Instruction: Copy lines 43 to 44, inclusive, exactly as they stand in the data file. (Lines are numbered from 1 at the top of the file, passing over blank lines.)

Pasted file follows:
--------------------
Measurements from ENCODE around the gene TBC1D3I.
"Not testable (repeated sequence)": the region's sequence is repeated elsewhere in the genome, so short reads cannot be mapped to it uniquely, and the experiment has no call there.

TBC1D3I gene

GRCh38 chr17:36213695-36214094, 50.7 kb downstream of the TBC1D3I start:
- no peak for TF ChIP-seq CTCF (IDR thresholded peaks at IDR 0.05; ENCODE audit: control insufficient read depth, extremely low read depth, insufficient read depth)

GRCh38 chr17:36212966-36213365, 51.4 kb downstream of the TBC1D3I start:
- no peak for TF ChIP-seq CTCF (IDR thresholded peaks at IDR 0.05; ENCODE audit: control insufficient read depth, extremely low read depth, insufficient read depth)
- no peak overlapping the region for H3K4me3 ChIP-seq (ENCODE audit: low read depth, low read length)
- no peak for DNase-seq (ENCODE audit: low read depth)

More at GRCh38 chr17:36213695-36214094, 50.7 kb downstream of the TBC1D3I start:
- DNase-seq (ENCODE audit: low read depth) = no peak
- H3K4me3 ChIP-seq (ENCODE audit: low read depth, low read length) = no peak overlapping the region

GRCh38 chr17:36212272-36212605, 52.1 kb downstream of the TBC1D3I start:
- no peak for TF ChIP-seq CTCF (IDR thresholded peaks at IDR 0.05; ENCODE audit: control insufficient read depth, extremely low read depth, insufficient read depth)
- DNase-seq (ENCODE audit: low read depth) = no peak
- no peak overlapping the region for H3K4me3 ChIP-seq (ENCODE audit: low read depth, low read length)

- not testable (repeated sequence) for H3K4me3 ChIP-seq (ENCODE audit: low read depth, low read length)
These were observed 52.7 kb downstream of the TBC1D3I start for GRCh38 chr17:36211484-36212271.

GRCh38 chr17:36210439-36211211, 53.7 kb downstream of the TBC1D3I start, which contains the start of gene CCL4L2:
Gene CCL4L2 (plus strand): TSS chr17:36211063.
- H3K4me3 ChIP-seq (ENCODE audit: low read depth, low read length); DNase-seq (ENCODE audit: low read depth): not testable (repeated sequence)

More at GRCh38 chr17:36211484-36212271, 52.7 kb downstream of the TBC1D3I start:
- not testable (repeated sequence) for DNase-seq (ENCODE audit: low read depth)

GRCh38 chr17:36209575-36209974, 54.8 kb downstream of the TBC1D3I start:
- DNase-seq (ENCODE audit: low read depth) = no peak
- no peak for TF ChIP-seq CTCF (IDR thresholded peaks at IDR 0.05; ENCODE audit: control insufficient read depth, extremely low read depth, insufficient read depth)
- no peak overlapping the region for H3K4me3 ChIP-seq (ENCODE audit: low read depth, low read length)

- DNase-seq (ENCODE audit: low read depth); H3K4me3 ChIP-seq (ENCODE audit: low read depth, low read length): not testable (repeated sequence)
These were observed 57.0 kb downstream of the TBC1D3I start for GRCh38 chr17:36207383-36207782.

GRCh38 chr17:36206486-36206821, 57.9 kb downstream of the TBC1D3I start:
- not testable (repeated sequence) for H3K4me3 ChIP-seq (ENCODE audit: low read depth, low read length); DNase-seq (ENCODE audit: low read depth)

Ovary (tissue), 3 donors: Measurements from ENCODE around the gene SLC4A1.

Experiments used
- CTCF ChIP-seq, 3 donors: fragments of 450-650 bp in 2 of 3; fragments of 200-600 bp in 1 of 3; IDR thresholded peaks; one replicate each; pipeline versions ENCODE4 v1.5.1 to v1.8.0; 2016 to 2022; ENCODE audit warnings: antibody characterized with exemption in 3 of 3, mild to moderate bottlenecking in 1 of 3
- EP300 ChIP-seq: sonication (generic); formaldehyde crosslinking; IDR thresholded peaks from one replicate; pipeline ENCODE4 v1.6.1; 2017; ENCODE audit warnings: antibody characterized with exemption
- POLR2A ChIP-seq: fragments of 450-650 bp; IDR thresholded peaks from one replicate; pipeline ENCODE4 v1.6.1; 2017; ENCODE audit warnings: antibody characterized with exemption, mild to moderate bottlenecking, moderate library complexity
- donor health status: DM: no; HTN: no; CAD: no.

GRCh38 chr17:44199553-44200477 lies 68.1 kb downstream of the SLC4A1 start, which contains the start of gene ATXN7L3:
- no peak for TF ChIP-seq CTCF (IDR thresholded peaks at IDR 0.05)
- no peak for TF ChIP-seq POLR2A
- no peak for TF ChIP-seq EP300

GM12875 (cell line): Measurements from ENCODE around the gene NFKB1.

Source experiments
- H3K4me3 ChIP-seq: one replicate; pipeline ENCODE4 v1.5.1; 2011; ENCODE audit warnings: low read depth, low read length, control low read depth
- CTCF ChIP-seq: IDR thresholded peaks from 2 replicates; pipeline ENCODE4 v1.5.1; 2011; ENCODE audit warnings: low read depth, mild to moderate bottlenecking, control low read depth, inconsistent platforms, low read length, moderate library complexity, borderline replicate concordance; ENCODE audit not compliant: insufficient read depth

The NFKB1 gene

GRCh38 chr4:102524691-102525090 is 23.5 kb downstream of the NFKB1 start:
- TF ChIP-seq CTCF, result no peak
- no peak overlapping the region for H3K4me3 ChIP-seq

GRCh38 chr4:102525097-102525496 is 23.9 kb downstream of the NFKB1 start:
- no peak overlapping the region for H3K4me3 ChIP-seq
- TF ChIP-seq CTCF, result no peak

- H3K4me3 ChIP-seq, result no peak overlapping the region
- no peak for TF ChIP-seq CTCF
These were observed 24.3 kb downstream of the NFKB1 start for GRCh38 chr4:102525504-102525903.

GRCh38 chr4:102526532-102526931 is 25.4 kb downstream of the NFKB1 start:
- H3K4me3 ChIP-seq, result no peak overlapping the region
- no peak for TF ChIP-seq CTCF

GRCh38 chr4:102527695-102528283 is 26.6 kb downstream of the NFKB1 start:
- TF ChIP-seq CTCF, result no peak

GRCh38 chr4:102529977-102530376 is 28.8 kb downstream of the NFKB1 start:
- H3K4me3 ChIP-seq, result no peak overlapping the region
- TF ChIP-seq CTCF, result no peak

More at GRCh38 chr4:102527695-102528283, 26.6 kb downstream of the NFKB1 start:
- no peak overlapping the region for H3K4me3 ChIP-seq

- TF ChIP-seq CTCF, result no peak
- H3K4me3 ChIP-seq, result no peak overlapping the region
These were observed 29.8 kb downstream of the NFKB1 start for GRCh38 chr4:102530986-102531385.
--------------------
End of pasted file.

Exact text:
Source experiments
- H3K4me3 ChIP-seq: one replicate; pipeline ENCODE4 v1.5.1; 2011; ENCODE audit warnings: low read depth, low read length, control low read depth